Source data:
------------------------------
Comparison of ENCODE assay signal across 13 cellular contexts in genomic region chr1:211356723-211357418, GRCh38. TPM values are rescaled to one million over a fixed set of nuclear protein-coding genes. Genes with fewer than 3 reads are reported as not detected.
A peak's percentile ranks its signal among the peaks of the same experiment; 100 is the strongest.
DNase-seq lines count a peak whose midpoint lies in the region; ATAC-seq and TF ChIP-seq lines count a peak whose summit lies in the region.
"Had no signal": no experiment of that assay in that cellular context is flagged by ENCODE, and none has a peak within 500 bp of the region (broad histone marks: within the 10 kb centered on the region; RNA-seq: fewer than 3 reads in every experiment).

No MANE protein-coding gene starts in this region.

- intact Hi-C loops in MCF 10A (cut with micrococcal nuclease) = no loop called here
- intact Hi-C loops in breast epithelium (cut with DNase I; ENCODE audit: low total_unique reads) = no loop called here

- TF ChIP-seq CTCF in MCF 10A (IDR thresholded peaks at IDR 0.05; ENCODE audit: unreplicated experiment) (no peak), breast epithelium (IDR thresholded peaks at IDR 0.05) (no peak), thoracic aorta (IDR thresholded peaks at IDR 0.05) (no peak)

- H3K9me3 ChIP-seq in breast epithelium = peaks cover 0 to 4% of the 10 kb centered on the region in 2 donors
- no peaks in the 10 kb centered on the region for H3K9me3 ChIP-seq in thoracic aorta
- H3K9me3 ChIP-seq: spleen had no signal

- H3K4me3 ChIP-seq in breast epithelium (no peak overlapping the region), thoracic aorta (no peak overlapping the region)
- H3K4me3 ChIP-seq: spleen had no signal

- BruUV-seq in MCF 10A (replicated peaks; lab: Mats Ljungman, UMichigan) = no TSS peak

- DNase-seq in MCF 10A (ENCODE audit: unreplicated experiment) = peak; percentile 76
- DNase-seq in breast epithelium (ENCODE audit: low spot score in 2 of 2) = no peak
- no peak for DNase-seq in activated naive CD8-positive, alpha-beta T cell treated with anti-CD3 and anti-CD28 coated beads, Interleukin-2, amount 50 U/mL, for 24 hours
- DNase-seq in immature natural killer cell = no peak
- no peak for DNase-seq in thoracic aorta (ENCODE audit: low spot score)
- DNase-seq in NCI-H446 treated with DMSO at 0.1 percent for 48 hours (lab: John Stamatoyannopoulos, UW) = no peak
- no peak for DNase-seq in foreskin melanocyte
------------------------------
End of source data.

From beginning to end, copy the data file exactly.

Comparison of ENCODE assay signal across 13 cellular contexts in genomic region chr1:211356723-211357418, GRCh38. TPM values are rescaled to one million over a fixed set of nuclear protein-coding genes. Genes with fewer than 3 reads are reported as not detected.
A peak's percentile ranks its signal among the peaks of the same experiment; 100 is the strongest.
DNase-seq lines count a peak whose midpoint lies in the region; ATAC-seq and TF ChIP-seq lines count a peak whose summit lies in the region.
"Had no signal": no experiment of that assay in that cellular context is flagged by ENCODE, and none has a peak within 500 bp of the region (broad histone marks: within the 10 kb centered on the region; RNA-seq: fewer than 3 reads in every experiment).

No MANE protein-coding gene starts in this region.

- intact Hi-C loops in MCF 10A (cut with micrococcal nuclease) = no loop called here
- intact Hi-C loops in breast epithelium (cut with DNase I; ENCODE audit: low total_unique reads) = no loop called here

- TF ChIP-seq CTCF in MCF 10A (IDR thresholded peaks at IDR 0.05; ENCODE audit: unreplicated experiment) (no peak), breast epithelium (IDR thresholded peaks at IDR 0.05) (no peak), thoracic aorta (IDR thresholded peaks at IDR 0.05) (no peak)

- H3K9me3 ChIP-seq in breast epithelium = peaks cover 0 to 4% of the 10 kb centered on the region in 2 donors
- no peaks in the 10 kb centered on the region for H3K9me3 ChIP-seq in thoracic aorta
- H3K9me3 ChIP-seq: spleen had no signal

- H3K4me3 ChIP-seq in breast epithelium (no peak overlapping the region), thoracic aorta (no peak overlapping the region)
- H3K4me3 ChIP-seq: spleen had no signal

- BruUV-seq in MCF 10A (replicated peaks; lab: Mats Ljungman, UMichigan) = no TSS peak

- DNase-seq in MCF 10A (ENCODE audit: unreplicated experiment) = peak; percentile 76
- DNase-seq in breast epithelium (ENCODE audit: low spot score in 2 of 2) = no peak
- no peak for DNase-seq in activated naive CD8-positive, alpha-beta T cell treated with anti-CD3 and anti-CD28 coated beads, Interleukin-2, amount 50 U/mL, for 24 hours
- DNase-seq in immature natural killer cell = no peak
- no peak for DNase-seq in thoracic aorta (ENCODE audit: low spot score)
- DNase-seq in NCI-H446 treated with DMSO at 0.1 percent for 48 hours (lab: John Stamatoyannopoulos, UW) = no peak
- no peak for DNase-seq in foreskin melanocyte